Friday, 8 June, 2012 , 12:05
The political aftershocks of a killing of Kurds still reverberate
TURKEY’S treatment of the Kurds has a grim new symbol. On December 28th Turkish warplanes bombed Kurdish smugglers crossing into Turkey from Iraq, killing 34. Most were teenagers; the youngest was 12. All came from a pair of villages in the mainly Kurdish township of Uludere. Their families had trouble separating the remains from mules who died. “We pieced them together the best we could and buried them,” says Abdurrahman Yurek, who lost his 16-year-old son.
The victims were apparently mistaken for militants of the separatist Kurdistan Workers’ Party (PKK). In fact, the village men are members of a state-paid Kurdish militia fighting the PKK. Members of a parliamentary inquiry who saw footage from Turkish drones say it shows that none of the villagers were armed and their mules were laden with diesel fuel. People were outraged. “This wasn’t a mistake, it was a planned massacre,” fumed Ertugrul Kurkcu, an MP from the pro-Kurdish Peace and Democracy Party (BDP).
More likely, it was a horrible blunder. Turkey’s prime minister, Recep Tayyip Erdogan, admitted as much when he suggested the army may have suspected there were PKK fighters in the villagers’ midst. Yet many questions remain. Why were civilians targeted, who provided the intelligence and who gave the orders? “Above all, why hasn’t the government apologised?” asks Hasim Encu, headman of a village where victims were buried.
Turkey’s Kurds feel ever more alienated, and sympathy for both the BDP and the PKK is rising. In a show of defiance, the victims’ headstones are draped with Kurdish banners. The villagers refuse to accept compensation until they get justice. Vahdettin Ozkan, the governor of Sirnak province, says the image of Mr Erdogan’s mildly Islamist AK party has suffered a “terrible blow”. An article in the Wall Street Journal quoted Pentagon officials saying that American drones spotted the caravan and alerted the Turks. American officials offered more surveillance to identify the convoy but “Turkish officers instead directed the Americans who were remotely piloting the drone to fly it somewhere else.”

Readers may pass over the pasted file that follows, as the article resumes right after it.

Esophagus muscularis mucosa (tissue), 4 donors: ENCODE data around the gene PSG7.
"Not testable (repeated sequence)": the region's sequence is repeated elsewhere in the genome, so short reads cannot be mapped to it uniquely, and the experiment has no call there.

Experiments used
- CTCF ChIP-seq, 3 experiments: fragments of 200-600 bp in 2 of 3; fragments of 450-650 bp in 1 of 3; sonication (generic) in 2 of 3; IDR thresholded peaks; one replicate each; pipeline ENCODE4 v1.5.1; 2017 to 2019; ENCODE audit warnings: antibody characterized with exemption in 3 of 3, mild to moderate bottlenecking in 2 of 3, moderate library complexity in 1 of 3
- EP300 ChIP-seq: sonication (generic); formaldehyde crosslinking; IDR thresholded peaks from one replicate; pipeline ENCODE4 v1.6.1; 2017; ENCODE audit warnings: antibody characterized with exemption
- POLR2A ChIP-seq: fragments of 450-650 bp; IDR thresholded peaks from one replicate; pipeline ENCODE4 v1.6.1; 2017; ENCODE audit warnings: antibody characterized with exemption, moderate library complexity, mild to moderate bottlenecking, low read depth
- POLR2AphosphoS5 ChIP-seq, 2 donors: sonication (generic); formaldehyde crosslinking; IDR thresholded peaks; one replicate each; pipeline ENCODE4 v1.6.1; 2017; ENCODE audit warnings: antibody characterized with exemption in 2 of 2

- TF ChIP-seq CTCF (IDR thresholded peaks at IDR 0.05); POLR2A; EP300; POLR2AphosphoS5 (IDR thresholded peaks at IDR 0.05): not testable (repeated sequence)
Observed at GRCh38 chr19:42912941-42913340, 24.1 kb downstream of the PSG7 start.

Mr Erdogan accused “foreign provocateurs” of exploiting the affair. He said that the BDP and the PKK were “necrophiles” seeking political gain and that journalists were servants of their cause. His message, as Sabah, a pro-government newspaper, put it, was “Shut up.” He has already claimed a victim: Ali Akel, a critic and veteran columnist for another pro-government paper, Yeni Safak, has been fired.
Mr Erdogan has now announced plans to ban abortion, saying that “every abortion is an Uludere”. Outraged feminists have taken to the streets. “The prime minister should stop being the custodian of vaginas,” said Aylin Nazliaka, a female MP from the opposition CHP party. “We used to have faith in the prime minister; now it’s all but dead,” says Mr Encu.
In truth, Mr Erdogan did more than any predecessor to tackle the Kurdish issue, becoming the first Turkish leader publicly to admit that the state made mistakes, and talking to the PKK. But the talks were scrapped last year. Mr Erdogan blames PKK attacks. The Kurds say he was not sincere, pointing to the arrests of thousands, including 38 BDP mayors. Leyla Zana, a BDP MP who spent ten years in jail, has just been sentenced to ten more years. Even Islamists are losing faith in Mr Erdogan. “The women of Uludere did not have abortions, they bore their children,” said Hidayet Sevkatli Tuksal, a female theologian. “They ended up gathering their corpses.”